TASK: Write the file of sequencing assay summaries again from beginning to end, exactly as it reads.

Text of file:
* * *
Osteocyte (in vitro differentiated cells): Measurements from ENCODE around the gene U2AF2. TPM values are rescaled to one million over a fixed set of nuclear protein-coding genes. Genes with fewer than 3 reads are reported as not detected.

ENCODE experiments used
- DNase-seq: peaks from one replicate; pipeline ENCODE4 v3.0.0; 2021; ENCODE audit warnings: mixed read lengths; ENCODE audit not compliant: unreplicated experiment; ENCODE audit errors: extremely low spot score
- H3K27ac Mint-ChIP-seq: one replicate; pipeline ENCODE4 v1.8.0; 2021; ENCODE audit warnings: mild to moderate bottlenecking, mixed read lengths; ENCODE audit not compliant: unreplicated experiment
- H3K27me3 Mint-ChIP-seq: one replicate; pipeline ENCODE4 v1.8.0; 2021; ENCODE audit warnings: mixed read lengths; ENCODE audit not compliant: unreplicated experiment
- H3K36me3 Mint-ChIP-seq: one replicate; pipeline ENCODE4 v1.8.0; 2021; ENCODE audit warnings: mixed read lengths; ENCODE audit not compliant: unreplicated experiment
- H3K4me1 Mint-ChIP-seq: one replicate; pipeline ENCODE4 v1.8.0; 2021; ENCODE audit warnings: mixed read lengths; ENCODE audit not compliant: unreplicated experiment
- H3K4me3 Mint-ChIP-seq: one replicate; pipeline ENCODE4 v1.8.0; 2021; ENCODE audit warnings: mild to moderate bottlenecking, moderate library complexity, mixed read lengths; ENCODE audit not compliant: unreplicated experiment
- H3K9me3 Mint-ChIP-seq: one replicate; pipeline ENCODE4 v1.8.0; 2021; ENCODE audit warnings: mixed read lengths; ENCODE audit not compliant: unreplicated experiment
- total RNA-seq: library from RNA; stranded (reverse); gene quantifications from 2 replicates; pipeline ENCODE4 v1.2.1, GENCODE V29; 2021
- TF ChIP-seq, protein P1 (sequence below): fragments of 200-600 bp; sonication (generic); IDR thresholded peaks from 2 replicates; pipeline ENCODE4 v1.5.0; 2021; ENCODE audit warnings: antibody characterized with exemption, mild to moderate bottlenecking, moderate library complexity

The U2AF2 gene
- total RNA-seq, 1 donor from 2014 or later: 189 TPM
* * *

Osteocyte (in vitro differentiated cells): Measurements from ENCODE around the gene U2AF2. TPM values are rescaled to one million over a fixed set of nuclear protein-coding genes. Genes with fewer than 3 reads are reported as not detected.

ENCODE experiments used
- DNase-seq: peaks from one replicate; pipeline ENCODE4 v3.0.0; 2021; ENCODE audit warnings: mixed read lengths; ENCODE audit not compliant: unreplicated experiment; ENCODE audit errors: extremely low spot score
- H3K27ac Mint-ChIP-seq: one replicate; pipeline ENCODE4 v1.8.0; 2021; ENCODE audit warnings: mild to moderate bottlenecking, mixed read lengths; ENCODE audit not compliant: unreplicated experiment
- H3K27me3 Mint-ChIP-seq: one replicate; pipeline ENCODE4 v1.8.0; 2021; ENCODE audit warnings: mixed read lengths; ENCODE audit not compliant: unreplicated experiment
- H3K36me3 Mint-ChIP-seq: one replicate; pipeline ENCODE4 v1.8.0; 2021; ENCODE audit warnings: mixed read lengths; ENCODE audit not compliant: unreplicated experiment
- H3K4me1 Mint-ChIP-seq: one replicate; pipeline ENCODE4 v1.8.0; 2021; ENCODE audit warnings: mixed read lengths; ENCODE audit not compliant: unreplicated experiment
- H3K4me3 Mint-ChIP-seq: one replicate; pipeline ENCODE4 v1.8.0; 2021; ENCODE audit warnings: mild to moderate bottlenecking, moderate library complexity, mixed read lengths; ENCODE audit not compliant: unreplicated experiment
- H3K9me3 Mint-ChIP-seq: one replicate; pipeline ENCODE4 v1.8.0; 2021; ENCODE audit warnings: mixed read lengths; ENCODE audit not compliant: unreplicated experiment
- total RNA-seq: library from RNA; stranded (reverse); gene quantifications from 2 replicates; pipeline ENCODE4 v1.2.1, GENCODE V29; 2021
- TF ChIP-seq, protein P1 (sequence below): fragments of 200-600 bp; sonication (generic); IDR thresholded peaks from 2 replicates; pipeline ENCODE4 v1.5.0; 2021; ENCODE audit warnings: antibody characterized with exemption, mild to moderate bottlenecking, moderate library complexity

The U2AF2 gene
- total RNA-seq, 1 donor from 2014 or later: 189 TPM